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Proc Natl Acad Sci U S A. 2010 Nov 16;107(46):19802-7. doi: 10.1073/pnas.1010348107. Epub 2010 Nov 1.

Method to measure strong protein-protein interactions in lipid bilayers using a steric trap.

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Department of Chemistry and Biochemistry, University of California, Los Angeles-Department of Energy Institute for Genomics and Proteomics, University of California, Los Angeles, CA 90095, USA.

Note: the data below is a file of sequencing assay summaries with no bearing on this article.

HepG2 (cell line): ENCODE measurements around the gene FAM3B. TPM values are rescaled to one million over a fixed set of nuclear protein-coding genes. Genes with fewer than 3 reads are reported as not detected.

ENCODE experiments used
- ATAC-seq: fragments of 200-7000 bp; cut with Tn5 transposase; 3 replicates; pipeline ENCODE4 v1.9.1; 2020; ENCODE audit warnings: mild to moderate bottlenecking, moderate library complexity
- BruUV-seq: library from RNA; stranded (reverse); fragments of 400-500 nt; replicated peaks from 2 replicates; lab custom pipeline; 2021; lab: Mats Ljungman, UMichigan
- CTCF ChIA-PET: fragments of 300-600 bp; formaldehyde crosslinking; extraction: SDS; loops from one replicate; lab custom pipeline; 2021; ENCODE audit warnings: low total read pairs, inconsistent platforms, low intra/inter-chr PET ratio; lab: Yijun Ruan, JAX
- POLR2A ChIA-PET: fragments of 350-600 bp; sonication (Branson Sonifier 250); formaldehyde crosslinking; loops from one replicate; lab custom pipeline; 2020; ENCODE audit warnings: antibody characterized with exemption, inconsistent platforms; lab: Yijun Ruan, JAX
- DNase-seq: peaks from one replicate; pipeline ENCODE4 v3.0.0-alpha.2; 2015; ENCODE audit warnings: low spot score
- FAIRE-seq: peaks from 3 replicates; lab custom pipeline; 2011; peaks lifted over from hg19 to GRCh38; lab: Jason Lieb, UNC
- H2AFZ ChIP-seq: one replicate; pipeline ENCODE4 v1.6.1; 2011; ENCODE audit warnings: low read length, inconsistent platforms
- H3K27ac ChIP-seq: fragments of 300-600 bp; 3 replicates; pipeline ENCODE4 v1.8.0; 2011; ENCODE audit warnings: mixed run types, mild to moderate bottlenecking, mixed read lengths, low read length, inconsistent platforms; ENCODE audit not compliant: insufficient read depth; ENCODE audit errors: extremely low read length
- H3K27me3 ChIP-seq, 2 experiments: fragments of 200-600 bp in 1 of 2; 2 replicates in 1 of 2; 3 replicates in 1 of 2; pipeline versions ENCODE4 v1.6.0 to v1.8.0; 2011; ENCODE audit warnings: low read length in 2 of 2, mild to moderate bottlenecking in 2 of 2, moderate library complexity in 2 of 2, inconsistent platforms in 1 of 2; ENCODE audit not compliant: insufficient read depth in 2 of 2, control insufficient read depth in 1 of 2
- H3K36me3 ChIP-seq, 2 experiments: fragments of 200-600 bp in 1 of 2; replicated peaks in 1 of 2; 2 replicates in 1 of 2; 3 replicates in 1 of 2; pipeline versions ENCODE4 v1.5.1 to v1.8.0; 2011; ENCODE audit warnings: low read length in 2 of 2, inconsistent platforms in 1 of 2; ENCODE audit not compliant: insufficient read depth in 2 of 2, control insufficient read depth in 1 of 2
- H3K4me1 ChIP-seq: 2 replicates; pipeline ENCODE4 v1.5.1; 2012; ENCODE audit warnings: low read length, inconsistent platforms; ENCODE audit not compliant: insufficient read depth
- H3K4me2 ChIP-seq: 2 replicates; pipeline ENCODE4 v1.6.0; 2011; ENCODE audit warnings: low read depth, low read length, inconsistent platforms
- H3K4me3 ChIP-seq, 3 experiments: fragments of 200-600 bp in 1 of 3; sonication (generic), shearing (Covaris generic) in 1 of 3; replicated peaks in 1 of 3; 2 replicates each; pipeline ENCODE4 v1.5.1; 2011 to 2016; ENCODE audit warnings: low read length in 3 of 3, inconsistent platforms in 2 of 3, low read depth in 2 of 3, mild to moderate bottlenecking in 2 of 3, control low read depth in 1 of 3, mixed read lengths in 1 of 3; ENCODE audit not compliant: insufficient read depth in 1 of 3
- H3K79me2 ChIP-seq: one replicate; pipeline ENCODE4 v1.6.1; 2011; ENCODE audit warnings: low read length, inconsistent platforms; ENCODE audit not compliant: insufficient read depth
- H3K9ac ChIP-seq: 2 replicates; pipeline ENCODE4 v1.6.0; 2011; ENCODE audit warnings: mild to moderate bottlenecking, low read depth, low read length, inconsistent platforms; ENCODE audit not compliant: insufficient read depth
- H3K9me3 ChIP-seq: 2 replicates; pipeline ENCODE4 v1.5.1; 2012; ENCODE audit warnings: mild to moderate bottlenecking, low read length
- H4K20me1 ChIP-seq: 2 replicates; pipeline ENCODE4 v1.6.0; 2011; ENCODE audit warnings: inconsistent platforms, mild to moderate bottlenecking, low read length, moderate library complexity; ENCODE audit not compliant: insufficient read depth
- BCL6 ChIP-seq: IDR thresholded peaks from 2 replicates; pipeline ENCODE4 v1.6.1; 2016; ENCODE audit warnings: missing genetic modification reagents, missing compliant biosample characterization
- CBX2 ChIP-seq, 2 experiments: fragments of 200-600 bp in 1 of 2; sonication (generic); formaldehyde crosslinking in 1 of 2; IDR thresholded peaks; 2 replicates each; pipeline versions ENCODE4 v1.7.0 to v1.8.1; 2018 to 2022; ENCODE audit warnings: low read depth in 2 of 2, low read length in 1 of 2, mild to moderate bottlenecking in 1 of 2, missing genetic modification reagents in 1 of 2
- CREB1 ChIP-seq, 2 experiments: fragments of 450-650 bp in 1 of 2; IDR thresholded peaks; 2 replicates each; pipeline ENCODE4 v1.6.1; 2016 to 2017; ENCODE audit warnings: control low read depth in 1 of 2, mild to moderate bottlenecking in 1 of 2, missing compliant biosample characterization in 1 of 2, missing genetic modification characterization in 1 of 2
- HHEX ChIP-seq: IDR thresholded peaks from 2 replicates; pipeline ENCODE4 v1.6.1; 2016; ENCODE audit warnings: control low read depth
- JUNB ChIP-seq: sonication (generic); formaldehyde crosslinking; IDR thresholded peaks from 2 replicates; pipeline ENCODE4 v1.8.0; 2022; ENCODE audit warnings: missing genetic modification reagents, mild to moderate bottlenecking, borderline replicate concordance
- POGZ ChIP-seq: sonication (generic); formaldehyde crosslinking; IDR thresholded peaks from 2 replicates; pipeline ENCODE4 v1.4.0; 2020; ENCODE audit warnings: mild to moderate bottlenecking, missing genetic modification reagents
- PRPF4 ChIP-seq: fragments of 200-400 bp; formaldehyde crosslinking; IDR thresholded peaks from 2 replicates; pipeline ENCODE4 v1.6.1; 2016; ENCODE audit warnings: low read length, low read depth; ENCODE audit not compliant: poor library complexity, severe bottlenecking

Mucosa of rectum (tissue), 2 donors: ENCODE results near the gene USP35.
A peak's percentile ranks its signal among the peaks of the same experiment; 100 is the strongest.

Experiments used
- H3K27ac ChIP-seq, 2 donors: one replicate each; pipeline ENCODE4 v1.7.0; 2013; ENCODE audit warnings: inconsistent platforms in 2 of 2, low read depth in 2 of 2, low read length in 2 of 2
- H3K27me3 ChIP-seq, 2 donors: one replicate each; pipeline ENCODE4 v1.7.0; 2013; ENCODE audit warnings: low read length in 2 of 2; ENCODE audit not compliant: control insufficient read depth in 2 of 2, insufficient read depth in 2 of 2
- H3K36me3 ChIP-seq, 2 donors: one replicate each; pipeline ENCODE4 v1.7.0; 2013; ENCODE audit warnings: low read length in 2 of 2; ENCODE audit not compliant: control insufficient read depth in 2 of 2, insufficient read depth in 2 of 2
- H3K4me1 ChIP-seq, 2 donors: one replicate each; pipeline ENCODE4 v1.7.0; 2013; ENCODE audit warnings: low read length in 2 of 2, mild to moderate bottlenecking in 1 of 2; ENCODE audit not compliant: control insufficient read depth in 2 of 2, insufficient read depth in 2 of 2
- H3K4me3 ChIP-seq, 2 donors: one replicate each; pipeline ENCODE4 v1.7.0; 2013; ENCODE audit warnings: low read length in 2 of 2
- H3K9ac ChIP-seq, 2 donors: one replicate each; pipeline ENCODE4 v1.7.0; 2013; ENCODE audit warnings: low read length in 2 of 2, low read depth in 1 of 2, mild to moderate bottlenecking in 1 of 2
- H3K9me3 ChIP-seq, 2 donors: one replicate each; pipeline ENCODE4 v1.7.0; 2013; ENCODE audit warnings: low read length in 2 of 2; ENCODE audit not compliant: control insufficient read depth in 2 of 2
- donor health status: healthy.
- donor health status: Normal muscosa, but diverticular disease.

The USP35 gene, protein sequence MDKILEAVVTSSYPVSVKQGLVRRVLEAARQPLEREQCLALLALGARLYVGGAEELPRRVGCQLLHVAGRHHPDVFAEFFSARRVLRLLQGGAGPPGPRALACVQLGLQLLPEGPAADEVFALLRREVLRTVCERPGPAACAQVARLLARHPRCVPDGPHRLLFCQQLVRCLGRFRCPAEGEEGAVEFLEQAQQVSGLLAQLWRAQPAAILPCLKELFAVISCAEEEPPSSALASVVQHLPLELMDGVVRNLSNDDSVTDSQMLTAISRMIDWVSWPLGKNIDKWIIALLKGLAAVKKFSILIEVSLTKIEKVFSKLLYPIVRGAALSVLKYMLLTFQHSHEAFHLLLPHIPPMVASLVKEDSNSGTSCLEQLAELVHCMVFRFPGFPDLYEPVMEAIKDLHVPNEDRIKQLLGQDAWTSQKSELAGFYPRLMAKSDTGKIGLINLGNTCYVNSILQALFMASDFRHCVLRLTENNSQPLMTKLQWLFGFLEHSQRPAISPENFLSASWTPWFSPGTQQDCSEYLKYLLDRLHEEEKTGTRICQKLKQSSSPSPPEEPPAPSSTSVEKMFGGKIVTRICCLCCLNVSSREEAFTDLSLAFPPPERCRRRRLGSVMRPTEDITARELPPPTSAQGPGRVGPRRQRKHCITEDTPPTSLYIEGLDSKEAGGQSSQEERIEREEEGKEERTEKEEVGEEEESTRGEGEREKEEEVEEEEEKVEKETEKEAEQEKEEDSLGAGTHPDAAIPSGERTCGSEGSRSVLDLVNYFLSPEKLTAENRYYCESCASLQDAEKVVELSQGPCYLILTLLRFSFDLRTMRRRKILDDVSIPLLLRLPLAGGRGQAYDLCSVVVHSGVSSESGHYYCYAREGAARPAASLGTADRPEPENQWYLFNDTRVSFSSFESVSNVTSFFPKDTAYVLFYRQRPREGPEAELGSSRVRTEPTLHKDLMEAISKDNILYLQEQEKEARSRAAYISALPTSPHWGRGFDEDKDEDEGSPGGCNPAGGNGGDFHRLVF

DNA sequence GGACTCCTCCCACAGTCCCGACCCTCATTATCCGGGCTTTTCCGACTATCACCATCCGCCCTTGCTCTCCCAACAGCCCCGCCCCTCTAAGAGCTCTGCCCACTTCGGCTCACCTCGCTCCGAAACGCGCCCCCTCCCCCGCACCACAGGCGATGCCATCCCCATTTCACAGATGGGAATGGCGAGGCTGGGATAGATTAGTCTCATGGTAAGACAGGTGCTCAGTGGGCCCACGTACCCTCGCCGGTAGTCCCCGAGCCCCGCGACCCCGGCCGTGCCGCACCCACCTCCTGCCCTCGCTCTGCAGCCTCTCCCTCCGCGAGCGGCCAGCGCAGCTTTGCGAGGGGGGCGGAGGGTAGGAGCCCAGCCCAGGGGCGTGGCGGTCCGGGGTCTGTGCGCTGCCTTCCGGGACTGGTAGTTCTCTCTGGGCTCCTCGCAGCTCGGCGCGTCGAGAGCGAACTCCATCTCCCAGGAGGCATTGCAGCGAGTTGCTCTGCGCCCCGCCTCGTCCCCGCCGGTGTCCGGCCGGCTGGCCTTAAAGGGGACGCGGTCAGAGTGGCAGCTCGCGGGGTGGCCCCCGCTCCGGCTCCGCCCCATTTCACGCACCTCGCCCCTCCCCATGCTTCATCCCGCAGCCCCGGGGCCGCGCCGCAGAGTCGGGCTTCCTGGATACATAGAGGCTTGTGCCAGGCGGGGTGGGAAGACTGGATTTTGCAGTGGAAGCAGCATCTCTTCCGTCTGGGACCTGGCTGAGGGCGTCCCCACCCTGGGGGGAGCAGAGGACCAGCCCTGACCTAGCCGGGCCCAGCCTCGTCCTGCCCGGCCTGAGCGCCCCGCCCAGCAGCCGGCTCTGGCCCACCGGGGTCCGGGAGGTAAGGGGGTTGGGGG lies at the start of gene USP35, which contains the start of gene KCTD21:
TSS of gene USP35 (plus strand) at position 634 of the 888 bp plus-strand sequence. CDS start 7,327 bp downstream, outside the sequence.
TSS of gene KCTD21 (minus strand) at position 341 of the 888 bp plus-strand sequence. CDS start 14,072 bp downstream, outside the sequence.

Measuring high affinity protein-protein interactions in membranes is extremely challenging because there are limitations to how far the interacting components can be diluted in bilayers. Here we show that a steric trap can be employed for stable membrane interactions. We couple dissociation to a competitive binding event so that dissociation can be driven by increasing the affinity or concentration of the competitor. The steric trap design used here links monovalent streptavidin binding to dissociation of biotinylated partners. Application of the steric trap method to the well-characterized glycophorin A transmembrane helix (GpATM) reveals a dimer that is dramatically stabilized by 4-5 kcal/mol in palmitoyloleoylphosphatidylcholine bilayers compared to detergent. We also find larger effects of mutations at the dimer interface in bilayers compared to detergent suggesting that the dimer is more organized in a membrane environment. The high affinity we measure for GpATM in bilayers indicates that a membrane vesicle many orders of magnitude larger than a bacterial cell would be required to measure the dissociation constant using traditional dilution methods. Thus, steric trapping can open new biological systems to experimental scrutiny in natural bilayer environments.

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